Should we be happy or worried about the rise of freelancing?

If being a freelancer is a trend, the status is not new! It was built in the Middle Ages, when soldiers offered their services to the king for payment. Today, freelancers are putting their skills at the service of the world of work, and their numbers are exploding. Do they represent a boon for companies, a threat to workers? Let’s try to clarify it.

Freelancing, the trend that gains momentum over time

Let’s ride in time, and take ourselves from the Middle Ages, to the end of the 19the century in the United States. We discovered there that as city centers become job pools, the middle classes choose to live outside them. However, public transport, which was not yet sufficiently developed at the time, complicated the model of the “suburban worker” that would find its raison d’être later. However, the invention of the telephone would inspire Jack Nilles and Franck Schiff to a new work organization that they would call “telecommunications”. It will only consist of working remotely for oneself, using the invention of Graham Bell, and will give rise to what will be called “freelancing”. However, this phenomenon will remain more than marginal, and we need to make a new temporal and technological leap to see an increase in its use. It’s actually at the end of the xxe century, with the advent of the Internet, that freelancing will grow. Since then, it has continued to grow, until it really exploded, thanks to the recent health crisis… Today it represents approx. 57 million of workers in the United States, 22 million in Europe, and almost 4.5 million in France. According to Forbes, it has increased by 145% worldwide in the last decade, creating emulators not only in tech professions, but also in the most diverse functions: photography, training, marketing, communication. , translation, writing, sales , HR… and even management, with an increase in the power of interim management.

Freelancers, a boon for companies

If workers value freelancing more, undeniably, so do employers! 57% of French companies used it in 2021, and more than 4 in 10 say they have increased their number, according to the Izyfreelance* networking platform. The main reason cited is the lack of talent, but companies, of course, appreciate the adaptability, adaptability and high level of expertise of these freelancers. Using a freelancer also means playing geographical criteria… He can be accepted and integrated into the company, but also contribute to a territorial network without the company having to worry about its logistics or land. . The company can also give itself the possibility to find a resource ad hoc on the other side of the world, while freeing itself from the HR constraints associated with the international mobility of employees.

Freelancing, a threat to the workforce?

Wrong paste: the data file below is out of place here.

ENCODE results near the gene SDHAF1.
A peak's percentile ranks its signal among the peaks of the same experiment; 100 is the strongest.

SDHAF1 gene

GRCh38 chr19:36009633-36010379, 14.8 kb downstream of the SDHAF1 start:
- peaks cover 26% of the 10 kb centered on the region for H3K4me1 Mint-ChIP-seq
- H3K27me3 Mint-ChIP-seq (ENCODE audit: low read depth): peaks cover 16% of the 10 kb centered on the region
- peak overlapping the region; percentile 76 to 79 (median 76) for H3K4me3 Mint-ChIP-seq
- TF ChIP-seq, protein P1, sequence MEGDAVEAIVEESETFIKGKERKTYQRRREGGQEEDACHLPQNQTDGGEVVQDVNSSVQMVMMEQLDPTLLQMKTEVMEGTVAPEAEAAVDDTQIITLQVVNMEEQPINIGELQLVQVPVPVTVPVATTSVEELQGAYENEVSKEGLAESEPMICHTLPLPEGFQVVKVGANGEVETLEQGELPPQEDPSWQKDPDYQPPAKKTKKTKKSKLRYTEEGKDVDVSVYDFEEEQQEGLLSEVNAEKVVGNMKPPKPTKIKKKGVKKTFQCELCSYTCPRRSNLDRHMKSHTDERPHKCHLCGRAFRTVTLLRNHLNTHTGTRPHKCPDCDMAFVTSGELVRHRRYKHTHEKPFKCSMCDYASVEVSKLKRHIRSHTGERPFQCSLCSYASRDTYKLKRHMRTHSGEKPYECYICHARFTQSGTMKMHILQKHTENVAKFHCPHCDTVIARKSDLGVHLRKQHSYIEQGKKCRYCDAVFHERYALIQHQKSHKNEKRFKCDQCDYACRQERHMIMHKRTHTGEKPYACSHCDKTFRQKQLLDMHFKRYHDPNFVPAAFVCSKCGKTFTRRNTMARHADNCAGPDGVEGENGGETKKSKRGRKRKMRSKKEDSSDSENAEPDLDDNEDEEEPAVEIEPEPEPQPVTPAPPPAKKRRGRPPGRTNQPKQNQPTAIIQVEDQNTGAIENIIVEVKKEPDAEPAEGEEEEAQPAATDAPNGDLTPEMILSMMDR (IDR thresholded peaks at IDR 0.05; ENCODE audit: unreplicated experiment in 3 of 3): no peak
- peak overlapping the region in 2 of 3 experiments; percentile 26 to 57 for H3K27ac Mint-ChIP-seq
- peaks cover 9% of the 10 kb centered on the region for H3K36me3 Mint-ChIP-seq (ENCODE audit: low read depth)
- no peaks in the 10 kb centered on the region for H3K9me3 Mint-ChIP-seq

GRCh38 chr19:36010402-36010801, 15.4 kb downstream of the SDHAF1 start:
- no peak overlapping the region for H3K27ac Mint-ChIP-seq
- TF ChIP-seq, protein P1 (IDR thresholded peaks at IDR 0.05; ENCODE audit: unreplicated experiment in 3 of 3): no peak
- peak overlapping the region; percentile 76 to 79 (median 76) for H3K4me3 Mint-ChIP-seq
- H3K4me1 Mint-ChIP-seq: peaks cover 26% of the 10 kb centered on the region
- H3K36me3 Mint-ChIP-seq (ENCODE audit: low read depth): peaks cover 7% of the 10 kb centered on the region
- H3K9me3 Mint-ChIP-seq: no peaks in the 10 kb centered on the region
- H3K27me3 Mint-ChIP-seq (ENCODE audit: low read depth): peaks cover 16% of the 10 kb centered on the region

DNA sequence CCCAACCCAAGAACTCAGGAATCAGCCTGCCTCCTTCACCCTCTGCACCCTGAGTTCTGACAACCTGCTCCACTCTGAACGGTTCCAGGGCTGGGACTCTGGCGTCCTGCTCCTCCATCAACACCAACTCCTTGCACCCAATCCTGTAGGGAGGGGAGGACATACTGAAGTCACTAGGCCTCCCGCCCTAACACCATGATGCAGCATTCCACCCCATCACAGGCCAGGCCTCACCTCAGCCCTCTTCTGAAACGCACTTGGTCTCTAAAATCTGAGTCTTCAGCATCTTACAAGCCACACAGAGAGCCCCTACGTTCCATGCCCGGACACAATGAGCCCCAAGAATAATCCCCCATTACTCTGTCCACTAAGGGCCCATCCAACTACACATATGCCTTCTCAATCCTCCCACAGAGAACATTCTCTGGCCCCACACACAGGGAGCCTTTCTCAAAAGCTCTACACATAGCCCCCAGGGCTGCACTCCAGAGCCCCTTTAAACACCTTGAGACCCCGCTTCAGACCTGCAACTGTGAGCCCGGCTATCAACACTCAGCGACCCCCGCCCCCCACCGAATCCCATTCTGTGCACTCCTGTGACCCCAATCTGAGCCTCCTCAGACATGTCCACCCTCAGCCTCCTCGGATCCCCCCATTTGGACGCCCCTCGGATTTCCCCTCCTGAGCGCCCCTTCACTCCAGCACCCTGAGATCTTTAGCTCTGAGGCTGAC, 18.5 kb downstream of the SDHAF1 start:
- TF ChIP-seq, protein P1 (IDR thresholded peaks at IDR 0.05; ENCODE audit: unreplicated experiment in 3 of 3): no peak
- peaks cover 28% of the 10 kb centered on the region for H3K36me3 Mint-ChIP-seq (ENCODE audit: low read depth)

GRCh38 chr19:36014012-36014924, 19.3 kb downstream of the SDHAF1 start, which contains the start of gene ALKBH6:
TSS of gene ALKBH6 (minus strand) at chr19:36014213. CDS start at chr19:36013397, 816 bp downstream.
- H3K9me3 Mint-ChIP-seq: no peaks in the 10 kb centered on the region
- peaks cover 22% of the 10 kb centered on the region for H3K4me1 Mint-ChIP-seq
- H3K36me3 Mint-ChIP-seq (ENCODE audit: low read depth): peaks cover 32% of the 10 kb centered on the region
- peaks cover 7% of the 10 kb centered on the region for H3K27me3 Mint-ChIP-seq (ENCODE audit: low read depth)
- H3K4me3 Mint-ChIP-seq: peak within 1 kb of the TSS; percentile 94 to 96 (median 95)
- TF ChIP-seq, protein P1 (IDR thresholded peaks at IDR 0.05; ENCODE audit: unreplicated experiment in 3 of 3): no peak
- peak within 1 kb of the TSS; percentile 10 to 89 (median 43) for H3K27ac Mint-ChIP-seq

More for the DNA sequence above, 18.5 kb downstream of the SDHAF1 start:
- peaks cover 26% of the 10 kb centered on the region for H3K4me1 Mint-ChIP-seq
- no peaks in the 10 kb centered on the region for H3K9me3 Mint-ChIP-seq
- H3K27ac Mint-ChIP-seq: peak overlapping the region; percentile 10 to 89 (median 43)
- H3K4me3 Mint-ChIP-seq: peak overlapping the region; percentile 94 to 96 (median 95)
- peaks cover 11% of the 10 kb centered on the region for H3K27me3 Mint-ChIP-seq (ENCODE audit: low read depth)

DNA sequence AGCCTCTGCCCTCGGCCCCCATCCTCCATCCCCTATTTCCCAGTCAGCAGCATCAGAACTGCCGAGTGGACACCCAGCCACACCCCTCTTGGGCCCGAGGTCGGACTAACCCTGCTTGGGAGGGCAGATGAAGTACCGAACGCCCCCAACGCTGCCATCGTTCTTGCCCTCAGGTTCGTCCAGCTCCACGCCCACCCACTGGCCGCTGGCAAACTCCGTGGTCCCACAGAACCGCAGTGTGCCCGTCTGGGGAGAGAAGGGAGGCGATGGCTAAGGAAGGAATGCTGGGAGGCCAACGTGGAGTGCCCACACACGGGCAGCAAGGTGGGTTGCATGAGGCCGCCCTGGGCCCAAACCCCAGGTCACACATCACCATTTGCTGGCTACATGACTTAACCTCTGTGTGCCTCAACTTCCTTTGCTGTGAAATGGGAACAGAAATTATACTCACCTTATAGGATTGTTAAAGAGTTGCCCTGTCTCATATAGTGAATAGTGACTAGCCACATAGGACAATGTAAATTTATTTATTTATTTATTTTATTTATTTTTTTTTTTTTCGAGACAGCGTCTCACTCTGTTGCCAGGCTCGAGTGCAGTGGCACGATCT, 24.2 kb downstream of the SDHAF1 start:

Unless one day, freelancing attracts so many people who no longer want to be employees, it does not constitute – in the short and medium term – a threat to traditional employment contracts (temporary, CDD and CDI). Moreover, some workers, such as delivery men, drivers, and other underpaid “online microworkers”, simply accept self-employed status by default, and prefer to receive a salary. Moreover, even in the case where freelancing is a deliberate choice, it is clearly not suitable for everyone.

Being self-employed requires autonomy, this is obvious, but also many qualities and skills. The freelancer must be an expert in his field, but that is not enough, he also has to wear many costumes: commercial, accountant, communicator, etc. And, like any business leader, he must be strict, aggressive, creative… In other words, there are people who broke their teeth and went back to work, to find a manager, colleagues, and regular income!

On the business side, the craze for freelancers also comes up against some limitations. The first is financial, because, contrary to what one might think, entrusting a mission to a freelancer is not always cheaper than assuming a salary and all the charges that surround it. Some experts (especially in IT or interim management) charge daily rates that can be very high (600 euros, or even up to 1,000 euros in some cases), to which commissions are often added or fees paid to HR firms responsible for finding them. rare pearl. Even considering the advantage of “stop and go” (the ability to start and stop a commercial relationship according to the needs of the company), paying a freelancer can prove to be more expensive than paying a salary to a employee. . Finally, the intrinsic life of today’s company is unthinkable without a melting pot of sustainable resources, generated by its employees. Beyond its economic model, it is on this base that the company relies to define its raison d’être, its values, its team cohesion and sense of belonging. Undeniably, to build a company, it needs employees who are committed and involved for a long time, which would be impossible if they were all freelancers! The latter, if they are important, therefore often remain adjustment variables, thanks to which the company works, advances, but does not build.

*The survey was conducted from July 1 to September 10, 2021 with more than 500 HRD, CEO and C-level (management positions) in France

Valerie Macquet

Copywriter, writing consultant, author, biographer, adult educator

After being manager of a communication agency, deputy director of a weekly newspaper, then commercial manager of a team of key account salespeople, I’ve had enough of juggling…

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